is the use of text based acronyms such as LOL/”Laugh out Loud” and OMG/”Oh My God”! in spoken conversation.  This trend is becoming heard more every day as the Digital Decade comes of age.  To wit:

“I am so tired of your…”


“Of course I could be wrong but IMHO.”

Textlish is different from the increasing use of Ebonics/African American and Spanglish/Latino in that it is not verbally originated.

Again Textlish is not rooted in the verbal strategies of an ethnic group as in the roots of Ebonics and Spanglish.

Finally Textlish has not made its way into what little remains of literature.

(I have never read a text novel).

Again this in contrast to Ebonics in literature.  My first encounter with written Ebonics came in 8th. Grade when I read my copy of Mom’s NATIVE SON by Richard Wright, 1940.  My subsequent reading of THE AUTOBIOGRAPHY OF MALCOLM X, 1965,  by Malcolm X. as told to Alex Haley illuminated the way in which conversational dialect could shed light upon a culture.

Likewise, Piri Thomas’ DOWN THESE MEAN STREETS, 1967, featured the Spanglish of Spanish Harlem as the narrator grappled with identity issues.

2004’s the James Brooks’ directed SPANGLISH finally brought the dialect to Hollywood decades after the tongue had been spoken for generations by  a variety of Latino immigrants and their children.

Textlish is not Ebonics or Spanglish.

Textlish is not an occupational acronym such as SNAFU/”Situation Normal, All F*%&)% Up,” as often employed by those in the Armed Forces nor is it a case where letters approximate words as in IOU/”I Owe You”.

Textlish first came to my ears in 2009 when the HTC Dream Droid made smartphone technology affordable.  Although the HTC Dream’s manual QWERTY keyboard was cumbersome the affordability of the HTC Dream as opposed to the Apple iPhone made the Dream ubiquitous. Google/Android and Apple/iPhone went to war creating virtual keyboards and a variety of apps that made conversation superfluous.

Verbal articulation was a casualty of digitalization.  After the “hassle” of conferring on the phone became needless profanity formed the first phrases in Textlish.

More importantly the loss of privacy engendered by verbal conversations could now be avoided.  While it might be fine to tell your friends to “Shut the F#*% Up” many social situations still hadn’t warmed to talking trash. Thumbs gained new dexterity to text the expletives that couldn’t be spoken in polite company.

By 2009 “STFU” was heard by my far from virgin bartender years.    One of the biggest changes during the past 5 years in the adult beverage business  was a bar full of folks intently tapping their smartphones, emerging from their digital cocoons occasionally to say “OMG” as if the root of all discourse was in their smartphones.  Indeed bar and club music was now louder than it had been in the 1990’s as texting replaced talking and Textlish replaced English.

Finally in 2011 LMFAO‘s anthemic “Party Rock” branded Textlish as Red Foo’s and Sky Blu’s tech house duo AND the new virtual tongue of the time.

Now Textlish is part of our lingua franca as a generation that has never known a world without the Internet matures.  Textlish is a creation of bandwidth rather than a bandwidth claiming a chunk of our minds as in Douglas Copeland’s prescient 1995 novel MICROSERFS.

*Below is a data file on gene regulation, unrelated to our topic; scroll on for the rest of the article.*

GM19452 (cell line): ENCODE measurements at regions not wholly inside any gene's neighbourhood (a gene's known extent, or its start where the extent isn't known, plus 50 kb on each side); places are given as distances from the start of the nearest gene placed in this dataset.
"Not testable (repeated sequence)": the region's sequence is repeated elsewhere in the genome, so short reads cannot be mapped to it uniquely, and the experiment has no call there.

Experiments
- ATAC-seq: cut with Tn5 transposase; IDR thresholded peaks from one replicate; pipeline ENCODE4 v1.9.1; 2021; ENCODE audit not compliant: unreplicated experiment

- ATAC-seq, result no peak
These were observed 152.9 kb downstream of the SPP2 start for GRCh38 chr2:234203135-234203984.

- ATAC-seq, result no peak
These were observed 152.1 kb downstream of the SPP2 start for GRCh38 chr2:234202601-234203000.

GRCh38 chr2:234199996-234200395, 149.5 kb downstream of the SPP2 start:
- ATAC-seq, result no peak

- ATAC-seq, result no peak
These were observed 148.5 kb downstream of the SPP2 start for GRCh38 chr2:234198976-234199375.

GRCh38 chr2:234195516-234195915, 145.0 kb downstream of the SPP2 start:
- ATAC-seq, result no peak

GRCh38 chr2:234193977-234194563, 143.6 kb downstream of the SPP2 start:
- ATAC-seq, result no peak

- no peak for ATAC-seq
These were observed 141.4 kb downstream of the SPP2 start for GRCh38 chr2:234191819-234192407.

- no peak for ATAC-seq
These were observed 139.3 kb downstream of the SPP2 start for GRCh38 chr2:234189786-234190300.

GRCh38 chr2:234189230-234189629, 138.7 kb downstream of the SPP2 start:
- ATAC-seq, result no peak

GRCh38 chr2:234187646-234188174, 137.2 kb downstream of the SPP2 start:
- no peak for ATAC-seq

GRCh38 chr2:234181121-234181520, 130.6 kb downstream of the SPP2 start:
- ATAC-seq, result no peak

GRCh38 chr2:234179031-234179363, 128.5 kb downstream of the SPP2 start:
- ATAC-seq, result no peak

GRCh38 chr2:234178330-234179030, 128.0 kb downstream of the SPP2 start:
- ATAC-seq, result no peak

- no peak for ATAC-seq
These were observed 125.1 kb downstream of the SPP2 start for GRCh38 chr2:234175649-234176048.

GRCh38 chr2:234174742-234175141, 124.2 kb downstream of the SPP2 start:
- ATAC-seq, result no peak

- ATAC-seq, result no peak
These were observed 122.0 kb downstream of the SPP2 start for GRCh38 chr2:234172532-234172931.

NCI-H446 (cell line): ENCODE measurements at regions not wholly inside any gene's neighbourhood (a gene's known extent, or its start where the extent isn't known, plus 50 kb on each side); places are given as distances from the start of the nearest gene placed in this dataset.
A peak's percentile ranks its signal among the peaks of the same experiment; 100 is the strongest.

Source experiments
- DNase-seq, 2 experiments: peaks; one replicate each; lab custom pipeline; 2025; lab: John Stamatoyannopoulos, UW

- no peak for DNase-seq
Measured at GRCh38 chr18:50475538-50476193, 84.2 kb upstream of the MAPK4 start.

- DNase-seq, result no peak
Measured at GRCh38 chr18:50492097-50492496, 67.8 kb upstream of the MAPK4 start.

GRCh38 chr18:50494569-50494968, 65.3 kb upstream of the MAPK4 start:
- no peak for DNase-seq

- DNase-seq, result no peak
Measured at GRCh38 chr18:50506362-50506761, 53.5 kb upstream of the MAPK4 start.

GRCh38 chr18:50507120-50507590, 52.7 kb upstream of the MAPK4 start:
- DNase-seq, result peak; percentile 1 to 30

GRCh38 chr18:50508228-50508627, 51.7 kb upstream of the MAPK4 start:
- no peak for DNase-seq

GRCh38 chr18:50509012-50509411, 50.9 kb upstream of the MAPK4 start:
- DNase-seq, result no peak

Textlish is deeply rooted in the billions of text messages sent globally but as yet not codified.  There is no King James Bible, Dead Sea Scrolls or Rosetta Stone to clarify and define meaning.

References to Latin etymology are irrelevant and literally meaningless.

Indeed Textlish epitomizes digital democracy in a way that Webster’ Dictionary just can’t.  Textlish is emotional shorthand for when you don’t want to bother with entire words.  Textlish assumes that the Speakers are attuned enough to acronyms that further elucidation is needless and even vulgar.

Does Textlish promote or encourage sharing?

Sometimes.  The transmitter and the receiver need to be on the same wavelength or Textlish can rapidly devolve to a series of assumptions that bear little resemblance to thought.

(And you know what they say about “assume”).

As traditional literacy’s practitioners age and pass our tongue will be shaped by those who have never know an analog universe.  The use of Textlish is a harbinger of the faith that folks have in shared values.

Indeed as words such as “abdominals”, “carbohydrates” and “applications” are heard more in truncated form than as intellectual property it seems a virtual certainty that Textlish is only beginning to claim our lexicon.

Tending bar I have learned to make nice with folks who introduce friends as their BFFs/”Best Friend Forever”.

Would this tactic work in an environment where hospitality isn’t the guiding star?


  1. April 15, 2014 at 11:18 am

    Hi! I could have sworn I’ve been to this website
    before but after checking through some of the post I realized it’s new to me.
    Anyways, I’m definitely glad I found it and I’ll be book-marking and checking back


    • May 13, 2014 at 11:56 pm

      Hi Grady, thank you for your thoughts. I’ll be posting soon. Cheers, Steve


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